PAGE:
[FIGURE 1 OMITTED]
Relationship between the Lower Limit of Vegetation, Tidal Muting, and Marsh Slope
Tidal muting explained a significant amount of variation in the lower limits of Parapholis incurva and the transition/upland group, but not in Arthrocnemum subterminale (Table 1). In contrast, marsh slope did not explain any significant variation in the lower limits of any of the species studied.
Our study was motivated by the desire to identify similar tidally influenced habitats at different wetland sites on the basis of elevation, height of inundation, and/or vegetation. We used an inexpensive vial method to characterize sites in terms of height of tidal inundation and examined whether plant distribution and cover were similar for equivalent heights of inundation.
The relationship between elevation and height of tidal inundation varied among sites making elevation per se unattractive as a general criterion for delineating "tidally influenced" habitat. High tides were muted relative to coastal high tides at all but one site (SL4). The specific reasons for the differences in tidal muting among sites are not known, but channel morphology may be a contributing factor (e.g., Van der Molen 1997). Transects at Tijuana Estuary and Carpinteria Salt Marsh ran perpendicular to small tidal creeks (<1 m wide) while transects at Mugu and San Dieguito Lagoons originated off wider, deeper channels (>5 m wide) (or a basin).
The elevational range of distribution of Salicornia virginica, Arthrocnemum subterminale (absent at SL4 and ML), Parapholis incurva, and transition/upland species generally reflected the degree of tidal muting across sites. Indeed, marsh plants at the least muted sites (SL1, 2, 3, 4, ML) occurred in high cover at elevations occupied only by transition/upland plants at the most muted sites (CM, TE1, TE2). As expected, the upper limit of distribution of native marsh plants was not useful in defining tidally influenced habitat; A. subterminale occurred at or above (SL3, Fig. 4, Page, unpublished data) the highest observed tidal water level of 2.3 m NGVD measured at Scripp's Pier on 8 August 1983 (MEC, 1993). A. subterminale, S. virginica, and other marsh plants may be found in nontidal habitats (seasonal marsh) if soil salinities and moisture conditions are suitable (e.g., Ferren 1985; Ferren et al. 1996c).
Results of multiple regression analysis also indicated that variation in the lower limit of Arthrocnemum subterminale could not be accounted for simply in terms of tidal muting and marsh slope (Table 1). Biological interactions (Pennings and Callaway 1992) and disturbance (Callaway and Pennings 1998) may obscure relationships between tidal muting and the lower limit of this species. For example, competition between A. subterminale and Salicornia virginica can affect the location of the boundary of both species (Pennings and Callaway 1992). A. subterminale has a greater tolerance of high soil salinity, allowing this species to exist high in the marsh while S. virginica has a greater tolerance of inundation, allowing this species to exist lower in the marsh. In areas where both species overlap, small differences in soil salinity and moisture over short distances may modify the outcome of competitive interactions between these species (Pennings and Callaway 1992).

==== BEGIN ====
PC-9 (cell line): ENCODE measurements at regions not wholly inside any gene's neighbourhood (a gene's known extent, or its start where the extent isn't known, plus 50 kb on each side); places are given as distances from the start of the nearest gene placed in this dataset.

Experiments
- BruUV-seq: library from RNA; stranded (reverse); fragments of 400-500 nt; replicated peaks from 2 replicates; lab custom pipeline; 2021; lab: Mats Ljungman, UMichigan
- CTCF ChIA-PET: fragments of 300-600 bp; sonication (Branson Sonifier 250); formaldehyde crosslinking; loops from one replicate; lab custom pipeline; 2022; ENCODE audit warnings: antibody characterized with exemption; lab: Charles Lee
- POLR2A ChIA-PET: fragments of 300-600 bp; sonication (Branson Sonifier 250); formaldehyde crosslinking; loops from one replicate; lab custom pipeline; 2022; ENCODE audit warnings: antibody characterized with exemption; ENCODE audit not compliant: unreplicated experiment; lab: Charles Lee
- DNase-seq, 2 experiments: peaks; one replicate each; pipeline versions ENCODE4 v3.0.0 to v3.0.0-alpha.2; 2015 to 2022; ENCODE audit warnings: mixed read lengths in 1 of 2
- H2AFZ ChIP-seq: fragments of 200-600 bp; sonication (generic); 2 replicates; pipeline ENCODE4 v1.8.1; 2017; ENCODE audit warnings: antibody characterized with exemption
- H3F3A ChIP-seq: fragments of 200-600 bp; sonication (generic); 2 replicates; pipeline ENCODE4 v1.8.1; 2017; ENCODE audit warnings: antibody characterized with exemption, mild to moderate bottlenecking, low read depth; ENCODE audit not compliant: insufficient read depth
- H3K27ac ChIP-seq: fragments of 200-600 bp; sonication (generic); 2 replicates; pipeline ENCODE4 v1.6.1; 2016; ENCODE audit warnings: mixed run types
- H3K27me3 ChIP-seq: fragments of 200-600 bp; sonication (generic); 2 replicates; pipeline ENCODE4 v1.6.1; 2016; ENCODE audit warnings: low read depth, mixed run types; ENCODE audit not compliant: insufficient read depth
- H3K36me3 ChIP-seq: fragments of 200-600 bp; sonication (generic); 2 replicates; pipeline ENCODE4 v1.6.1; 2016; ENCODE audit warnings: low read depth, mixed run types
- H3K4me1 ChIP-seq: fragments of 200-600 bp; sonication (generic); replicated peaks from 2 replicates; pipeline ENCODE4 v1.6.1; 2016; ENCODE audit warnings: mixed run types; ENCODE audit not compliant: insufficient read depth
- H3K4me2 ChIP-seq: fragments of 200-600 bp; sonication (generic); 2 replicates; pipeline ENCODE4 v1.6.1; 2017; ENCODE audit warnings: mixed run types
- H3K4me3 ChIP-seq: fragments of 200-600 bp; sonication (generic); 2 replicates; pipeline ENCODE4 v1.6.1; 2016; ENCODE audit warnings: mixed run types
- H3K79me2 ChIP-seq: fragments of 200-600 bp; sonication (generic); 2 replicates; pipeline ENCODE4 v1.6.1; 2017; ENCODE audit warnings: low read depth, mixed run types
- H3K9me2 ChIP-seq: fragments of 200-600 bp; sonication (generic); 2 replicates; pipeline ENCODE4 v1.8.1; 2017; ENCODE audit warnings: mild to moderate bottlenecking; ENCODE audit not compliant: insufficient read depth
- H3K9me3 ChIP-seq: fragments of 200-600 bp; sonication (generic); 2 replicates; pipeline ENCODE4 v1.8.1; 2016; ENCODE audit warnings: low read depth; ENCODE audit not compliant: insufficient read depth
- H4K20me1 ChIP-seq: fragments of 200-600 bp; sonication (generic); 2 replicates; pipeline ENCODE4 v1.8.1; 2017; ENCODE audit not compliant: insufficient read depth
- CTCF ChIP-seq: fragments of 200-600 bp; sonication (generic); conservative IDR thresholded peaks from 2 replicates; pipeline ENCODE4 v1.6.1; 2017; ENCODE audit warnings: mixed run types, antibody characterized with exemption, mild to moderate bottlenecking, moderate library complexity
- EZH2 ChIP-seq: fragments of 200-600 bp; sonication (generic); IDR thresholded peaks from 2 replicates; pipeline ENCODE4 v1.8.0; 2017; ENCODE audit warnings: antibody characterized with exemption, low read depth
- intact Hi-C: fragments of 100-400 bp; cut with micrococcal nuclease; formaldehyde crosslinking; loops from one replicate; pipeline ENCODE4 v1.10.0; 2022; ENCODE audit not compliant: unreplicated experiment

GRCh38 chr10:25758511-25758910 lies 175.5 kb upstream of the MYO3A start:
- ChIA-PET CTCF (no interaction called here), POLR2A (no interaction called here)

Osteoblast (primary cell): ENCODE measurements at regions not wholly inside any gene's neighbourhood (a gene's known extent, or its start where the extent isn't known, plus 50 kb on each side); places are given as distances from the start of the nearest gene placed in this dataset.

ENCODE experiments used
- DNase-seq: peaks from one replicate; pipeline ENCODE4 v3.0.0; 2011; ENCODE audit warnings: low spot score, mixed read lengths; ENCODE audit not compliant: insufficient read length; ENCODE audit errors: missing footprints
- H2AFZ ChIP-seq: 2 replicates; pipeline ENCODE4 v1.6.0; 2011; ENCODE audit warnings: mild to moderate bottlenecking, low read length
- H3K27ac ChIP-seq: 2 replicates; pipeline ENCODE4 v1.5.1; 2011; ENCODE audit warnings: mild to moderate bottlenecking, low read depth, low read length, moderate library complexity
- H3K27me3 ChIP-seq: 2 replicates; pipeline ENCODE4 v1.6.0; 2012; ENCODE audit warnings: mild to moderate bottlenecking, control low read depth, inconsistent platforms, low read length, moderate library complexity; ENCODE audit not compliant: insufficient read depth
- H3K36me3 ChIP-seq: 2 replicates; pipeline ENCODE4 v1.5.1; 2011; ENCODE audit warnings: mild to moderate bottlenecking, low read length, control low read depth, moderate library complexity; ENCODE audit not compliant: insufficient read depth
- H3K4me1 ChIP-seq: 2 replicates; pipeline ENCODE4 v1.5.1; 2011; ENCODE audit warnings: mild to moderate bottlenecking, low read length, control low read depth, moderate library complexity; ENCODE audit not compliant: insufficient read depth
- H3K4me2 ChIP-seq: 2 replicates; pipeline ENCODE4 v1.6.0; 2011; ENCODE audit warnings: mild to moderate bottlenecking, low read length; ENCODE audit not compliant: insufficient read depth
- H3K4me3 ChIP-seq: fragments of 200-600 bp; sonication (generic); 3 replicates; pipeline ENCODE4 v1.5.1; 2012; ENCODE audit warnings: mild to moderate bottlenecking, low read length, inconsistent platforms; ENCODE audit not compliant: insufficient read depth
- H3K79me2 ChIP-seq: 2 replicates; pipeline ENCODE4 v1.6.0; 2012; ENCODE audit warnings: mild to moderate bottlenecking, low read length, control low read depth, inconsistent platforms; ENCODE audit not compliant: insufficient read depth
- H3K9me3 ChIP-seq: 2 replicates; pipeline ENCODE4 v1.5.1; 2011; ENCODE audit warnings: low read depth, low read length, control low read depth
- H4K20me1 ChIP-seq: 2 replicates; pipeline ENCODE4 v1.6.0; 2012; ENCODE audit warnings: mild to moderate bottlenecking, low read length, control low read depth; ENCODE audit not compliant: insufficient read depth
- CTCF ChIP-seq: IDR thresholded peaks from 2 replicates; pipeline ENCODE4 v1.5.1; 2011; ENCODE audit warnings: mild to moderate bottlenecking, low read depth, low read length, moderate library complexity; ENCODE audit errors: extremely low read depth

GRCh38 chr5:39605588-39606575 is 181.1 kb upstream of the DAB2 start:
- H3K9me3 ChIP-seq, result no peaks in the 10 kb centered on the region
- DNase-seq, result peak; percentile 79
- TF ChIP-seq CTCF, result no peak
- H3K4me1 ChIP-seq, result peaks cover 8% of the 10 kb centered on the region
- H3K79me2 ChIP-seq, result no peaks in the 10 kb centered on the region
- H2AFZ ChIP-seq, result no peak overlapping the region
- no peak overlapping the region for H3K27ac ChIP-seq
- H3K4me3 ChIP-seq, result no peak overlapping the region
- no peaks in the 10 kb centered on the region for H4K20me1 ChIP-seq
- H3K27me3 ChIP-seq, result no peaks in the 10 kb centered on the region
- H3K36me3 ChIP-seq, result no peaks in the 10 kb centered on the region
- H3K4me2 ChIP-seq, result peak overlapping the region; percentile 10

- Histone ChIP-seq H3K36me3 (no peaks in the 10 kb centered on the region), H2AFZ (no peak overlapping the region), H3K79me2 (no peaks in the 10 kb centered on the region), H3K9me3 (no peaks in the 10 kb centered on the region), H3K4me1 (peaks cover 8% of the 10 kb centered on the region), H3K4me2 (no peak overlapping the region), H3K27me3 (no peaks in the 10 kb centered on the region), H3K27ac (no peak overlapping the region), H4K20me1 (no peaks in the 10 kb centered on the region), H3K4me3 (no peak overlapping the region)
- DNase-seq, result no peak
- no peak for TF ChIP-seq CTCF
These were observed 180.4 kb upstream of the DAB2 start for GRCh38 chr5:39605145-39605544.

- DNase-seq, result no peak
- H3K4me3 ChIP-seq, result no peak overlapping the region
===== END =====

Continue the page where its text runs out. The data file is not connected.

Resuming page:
The lower elevational limits of Parapholis incurva and transition/upland species were correlated with variation in the degree of tidal muting across sites (Table 1) and with the elevation reached by the highest tide (1.4 m NGVD at La Jolla). P. incurva and other transition or upland plants are sensitive to elevated soil salinities, which probably limits these species from occurring at lower elevations (Callaway and Sabraw 1994; Kuhn and Zedler 1997; Callaway and Zedler 1998).
Exotic grasses such as Parapholis incurva and Polypogon monspeliensis are not desirable in restored marshes because they occupy space, preclude the establishment of native species, and may not provide the functions (e.g., food, shelter, nesting habitat) of native plants (Zedler 1996). Results from this study show that the lower elevational limit of such species may prove to be a useful proxy for delineating the upper edge of tidally influenced habitat. Below the lower limit of exotic grasses, the vial method is an effective and inexpensive technique that can be used to identify sites of comparable tidal influence in restored and reference wetlands.
Table 1. Summary of the results of multiple regression anlysis evaluating the relationship between the lower elevation limit of Arthrocnemum subterminale, Parapholis incurva, a group of transition/ upland plant, and marsh slope and tidal muting. Arthricrenemum subterminale Parapholis incurva (n = 6) (n = 5) Std Std Effect Coeff error t P Coeff error t P Constant 0.83 0.24 3.51 0.039 1.73 0.09 19.11 0.003 Slope 3.84 2.02 1.90 0.154 0.51 0.23 2.27 0.151 Muting 0.28 0.30 0.93 0.423 2.53 0.11 6.91 0.020 (n = 6) Std Effect Coeff error t P Constant 1.40 0.08 17.67 <0.001 Slope 0.17 0.39 0.43 0.685 Muting 0.39 0.12 3.69 0.014
We thank S. Anghera and M. Meeker for field assistance, T. Keeney and the U.S. Naval Air Station at Point Mugu for permission to work at Mugu Lagoon, and M. Pessino and J. Jones for Figure 1. We also thank D. Hubbard and J. Dugan for comments on the manuscript. Funding for this study was provided by Southern California Edison as required by the California Coastal Commission under SCE's coastal development permit (No.6-81-330-A, formerly 183-73) for Units 2 and 3 of the San Onofre Nuclear Generating Station.
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Accepted for publication 12 December 2002.